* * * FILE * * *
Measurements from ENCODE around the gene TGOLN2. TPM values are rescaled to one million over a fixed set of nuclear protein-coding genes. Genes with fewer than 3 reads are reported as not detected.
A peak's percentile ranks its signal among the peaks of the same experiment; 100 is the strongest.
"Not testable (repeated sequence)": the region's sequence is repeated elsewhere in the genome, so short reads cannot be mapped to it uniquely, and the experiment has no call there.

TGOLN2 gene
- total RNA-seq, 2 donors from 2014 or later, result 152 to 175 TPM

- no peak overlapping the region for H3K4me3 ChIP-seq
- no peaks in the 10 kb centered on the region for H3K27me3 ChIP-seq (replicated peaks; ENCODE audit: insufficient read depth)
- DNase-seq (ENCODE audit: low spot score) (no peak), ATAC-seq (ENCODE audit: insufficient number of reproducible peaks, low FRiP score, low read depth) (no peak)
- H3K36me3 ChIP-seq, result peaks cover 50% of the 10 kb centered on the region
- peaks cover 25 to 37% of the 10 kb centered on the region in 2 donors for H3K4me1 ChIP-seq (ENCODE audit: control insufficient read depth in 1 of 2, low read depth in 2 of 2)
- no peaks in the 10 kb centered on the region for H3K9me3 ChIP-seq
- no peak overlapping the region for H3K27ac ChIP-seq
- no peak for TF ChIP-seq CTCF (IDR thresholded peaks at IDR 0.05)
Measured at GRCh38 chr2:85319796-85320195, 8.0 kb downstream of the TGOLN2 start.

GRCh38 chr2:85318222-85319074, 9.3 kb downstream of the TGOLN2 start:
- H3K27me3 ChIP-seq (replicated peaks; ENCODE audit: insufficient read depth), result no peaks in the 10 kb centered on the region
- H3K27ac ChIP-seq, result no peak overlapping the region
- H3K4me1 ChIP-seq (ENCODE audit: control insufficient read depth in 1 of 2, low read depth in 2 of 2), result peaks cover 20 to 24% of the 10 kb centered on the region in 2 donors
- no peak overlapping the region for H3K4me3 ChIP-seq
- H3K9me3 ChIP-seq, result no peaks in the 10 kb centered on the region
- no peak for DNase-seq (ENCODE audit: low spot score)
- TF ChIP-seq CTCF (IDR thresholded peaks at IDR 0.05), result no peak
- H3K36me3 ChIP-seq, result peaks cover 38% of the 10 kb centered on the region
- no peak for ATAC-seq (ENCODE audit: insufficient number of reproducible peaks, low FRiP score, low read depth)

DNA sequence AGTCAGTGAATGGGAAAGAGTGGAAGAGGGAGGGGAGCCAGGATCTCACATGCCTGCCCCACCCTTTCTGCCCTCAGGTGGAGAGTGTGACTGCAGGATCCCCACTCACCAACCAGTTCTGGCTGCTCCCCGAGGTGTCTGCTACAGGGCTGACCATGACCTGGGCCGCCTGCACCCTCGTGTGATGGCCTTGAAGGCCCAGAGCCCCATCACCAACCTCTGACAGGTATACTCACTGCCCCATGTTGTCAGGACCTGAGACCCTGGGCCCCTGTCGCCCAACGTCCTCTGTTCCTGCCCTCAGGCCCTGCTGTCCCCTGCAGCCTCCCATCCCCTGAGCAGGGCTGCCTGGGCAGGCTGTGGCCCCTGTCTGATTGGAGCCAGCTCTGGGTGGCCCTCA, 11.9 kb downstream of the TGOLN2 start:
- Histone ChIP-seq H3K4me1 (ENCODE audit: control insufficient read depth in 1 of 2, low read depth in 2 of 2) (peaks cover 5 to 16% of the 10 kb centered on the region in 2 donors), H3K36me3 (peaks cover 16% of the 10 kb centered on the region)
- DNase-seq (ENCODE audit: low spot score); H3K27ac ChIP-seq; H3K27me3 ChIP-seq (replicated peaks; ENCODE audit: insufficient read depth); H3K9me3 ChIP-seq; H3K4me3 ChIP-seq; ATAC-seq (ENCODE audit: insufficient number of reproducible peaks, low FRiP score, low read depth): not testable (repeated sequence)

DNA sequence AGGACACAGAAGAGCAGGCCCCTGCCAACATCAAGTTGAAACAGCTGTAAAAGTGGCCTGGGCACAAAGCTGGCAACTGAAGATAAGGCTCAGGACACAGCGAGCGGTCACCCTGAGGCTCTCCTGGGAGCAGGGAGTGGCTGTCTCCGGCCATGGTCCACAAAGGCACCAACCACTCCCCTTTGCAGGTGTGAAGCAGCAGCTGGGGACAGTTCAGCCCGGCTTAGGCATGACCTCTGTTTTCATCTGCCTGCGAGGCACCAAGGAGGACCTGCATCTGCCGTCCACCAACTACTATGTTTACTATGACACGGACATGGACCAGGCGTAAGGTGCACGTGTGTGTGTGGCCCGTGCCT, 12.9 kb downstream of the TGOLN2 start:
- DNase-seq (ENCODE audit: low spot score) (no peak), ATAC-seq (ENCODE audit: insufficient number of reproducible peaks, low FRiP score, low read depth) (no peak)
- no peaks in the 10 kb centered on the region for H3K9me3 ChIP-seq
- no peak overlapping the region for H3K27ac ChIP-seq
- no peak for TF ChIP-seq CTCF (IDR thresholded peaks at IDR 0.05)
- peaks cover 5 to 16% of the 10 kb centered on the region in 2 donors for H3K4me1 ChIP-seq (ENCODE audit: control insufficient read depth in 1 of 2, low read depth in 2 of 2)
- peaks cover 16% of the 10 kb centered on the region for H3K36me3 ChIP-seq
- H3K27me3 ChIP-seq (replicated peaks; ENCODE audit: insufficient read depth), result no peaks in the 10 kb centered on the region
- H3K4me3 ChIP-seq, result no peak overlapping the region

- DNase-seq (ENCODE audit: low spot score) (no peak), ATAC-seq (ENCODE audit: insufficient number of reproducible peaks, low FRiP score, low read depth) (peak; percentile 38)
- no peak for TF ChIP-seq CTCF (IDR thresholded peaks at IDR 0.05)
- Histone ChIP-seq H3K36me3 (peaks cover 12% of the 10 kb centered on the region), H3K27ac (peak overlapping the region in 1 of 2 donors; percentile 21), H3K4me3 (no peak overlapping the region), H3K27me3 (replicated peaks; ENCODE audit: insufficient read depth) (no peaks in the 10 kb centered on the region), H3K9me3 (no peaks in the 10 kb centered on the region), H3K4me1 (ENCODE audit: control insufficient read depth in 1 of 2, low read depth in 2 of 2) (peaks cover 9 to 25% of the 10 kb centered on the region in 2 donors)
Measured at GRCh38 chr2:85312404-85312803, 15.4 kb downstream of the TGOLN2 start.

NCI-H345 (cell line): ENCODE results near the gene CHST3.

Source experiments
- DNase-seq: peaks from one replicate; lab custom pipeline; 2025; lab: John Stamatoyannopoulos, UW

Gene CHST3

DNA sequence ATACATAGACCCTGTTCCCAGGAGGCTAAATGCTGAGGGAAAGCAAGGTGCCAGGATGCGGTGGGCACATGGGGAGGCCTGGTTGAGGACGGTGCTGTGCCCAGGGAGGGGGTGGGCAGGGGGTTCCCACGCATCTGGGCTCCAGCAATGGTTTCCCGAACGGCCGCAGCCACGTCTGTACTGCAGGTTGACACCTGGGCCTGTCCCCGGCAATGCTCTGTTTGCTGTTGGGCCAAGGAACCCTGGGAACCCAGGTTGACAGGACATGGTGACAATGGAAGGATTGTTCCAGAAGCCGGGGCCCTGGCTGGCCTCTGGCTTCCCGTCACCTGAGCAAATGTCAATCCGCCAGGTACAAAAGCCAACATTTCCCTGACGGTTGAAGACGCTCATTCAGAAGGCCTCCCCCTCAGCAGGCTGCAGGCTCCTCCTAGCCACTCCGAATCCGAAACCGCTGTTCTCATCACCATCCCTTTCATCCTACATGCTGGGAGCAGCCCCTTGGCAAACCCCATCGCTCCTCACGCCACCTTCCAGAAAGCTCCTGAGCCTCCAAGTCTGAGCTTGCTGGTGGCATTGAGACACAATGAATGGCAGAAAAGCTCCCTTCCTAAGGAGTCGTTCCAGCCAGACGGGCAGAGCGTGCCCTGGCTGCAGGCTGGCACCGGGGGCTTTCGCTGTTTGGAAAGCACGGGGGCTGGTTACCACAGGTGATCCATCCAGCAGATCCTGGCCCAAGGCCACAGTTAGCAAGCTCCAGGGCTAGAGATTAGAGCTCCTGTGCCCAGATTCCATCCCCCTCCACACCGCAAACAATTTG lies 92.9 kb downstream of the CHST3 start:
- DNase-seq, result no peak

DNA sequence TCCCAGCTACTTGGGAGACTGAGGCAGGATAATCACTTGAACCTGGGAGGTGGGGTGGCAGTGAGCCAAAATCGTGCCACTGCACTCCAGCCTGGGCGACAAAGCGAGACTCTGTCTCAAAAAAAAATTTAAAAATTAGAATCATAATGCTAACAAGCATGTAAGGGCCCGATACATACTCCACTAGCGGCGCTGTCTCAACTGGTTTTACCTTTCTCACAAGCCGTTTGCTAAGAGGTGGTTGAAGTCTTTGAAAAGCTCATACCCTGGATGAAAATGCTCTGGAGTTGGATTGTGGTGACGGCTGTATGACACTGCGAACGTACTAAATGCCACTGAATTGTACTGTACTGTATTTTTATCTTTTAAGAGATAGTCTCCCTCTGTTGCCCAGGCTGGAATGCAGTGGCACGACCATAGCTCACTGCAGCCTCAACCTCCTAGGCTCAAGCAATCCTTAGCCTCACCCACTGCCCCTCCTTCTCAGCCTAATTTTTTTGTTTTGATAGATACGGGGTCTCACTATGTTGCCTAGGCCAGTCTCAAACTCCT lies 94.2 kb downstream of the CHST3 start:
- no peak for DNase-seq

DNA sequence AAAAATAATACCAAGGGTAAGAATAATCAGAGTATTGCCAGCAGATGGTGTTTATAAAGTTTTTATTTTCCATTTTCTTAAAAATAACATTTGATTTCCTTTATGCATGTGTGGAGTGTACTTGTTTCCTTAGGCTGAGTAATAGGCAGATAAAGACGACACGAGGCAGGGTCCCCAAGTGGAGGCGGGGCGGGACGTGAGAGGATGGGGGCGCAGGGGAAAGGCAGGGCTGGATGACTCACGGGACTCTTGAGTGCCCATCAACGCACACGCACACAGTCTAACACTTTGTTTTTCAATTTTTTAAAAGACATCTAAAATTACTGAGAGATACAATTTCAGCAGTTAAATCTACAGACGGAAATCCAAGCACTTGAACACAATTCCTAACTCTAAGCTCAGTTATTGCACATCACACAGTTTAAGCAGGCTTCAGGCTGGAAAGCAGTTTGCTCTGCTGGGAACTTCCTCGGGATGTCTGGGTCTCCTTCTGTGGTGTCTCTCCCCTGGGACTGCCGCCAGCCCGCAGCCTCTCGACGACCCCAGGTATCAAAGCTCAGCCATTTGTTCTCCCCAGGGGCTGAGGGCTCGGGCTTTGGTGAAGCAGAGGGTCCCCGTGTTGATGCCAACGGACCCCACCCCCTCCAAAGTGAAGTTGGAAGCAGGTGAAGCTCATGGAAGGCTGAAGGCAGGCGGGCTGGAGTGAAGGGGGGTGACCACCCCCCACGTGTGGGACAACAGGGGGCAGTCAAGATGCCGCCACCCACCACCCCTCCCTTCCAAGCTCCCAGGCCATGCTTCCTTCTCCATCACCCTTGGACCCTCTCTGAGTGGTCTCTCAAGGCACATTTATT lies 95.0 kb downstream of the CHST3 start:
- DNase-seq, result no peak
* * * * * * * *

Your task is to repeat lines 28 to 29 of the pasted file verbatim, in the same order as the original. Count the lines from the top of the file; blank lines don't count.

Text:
DNA sequence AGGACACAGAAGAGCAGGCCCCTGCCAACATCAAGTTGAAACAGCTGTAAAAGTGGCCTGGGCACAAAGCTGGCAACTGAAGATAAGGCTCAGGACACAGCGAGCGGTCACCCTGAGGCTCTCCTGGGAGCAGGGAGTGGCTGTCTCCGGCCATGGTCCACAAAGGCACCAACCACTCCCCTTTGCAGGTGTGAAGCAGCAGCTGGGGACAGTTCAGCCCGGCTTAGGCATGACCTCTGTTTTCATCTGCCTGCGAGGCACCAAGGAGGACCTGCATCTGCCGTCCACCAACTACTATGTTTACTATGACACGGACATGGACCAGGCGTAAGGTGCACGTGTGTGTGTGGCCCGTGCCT, 12.9 kb downstream of the TGOLN2 start:
- DNase-seq (ENCODE audit: low spot score) (no peak), ATAC-seq (ENCODE audit: insufficient number of reproducible peaks, low FRiP score, low read depth) (no peak)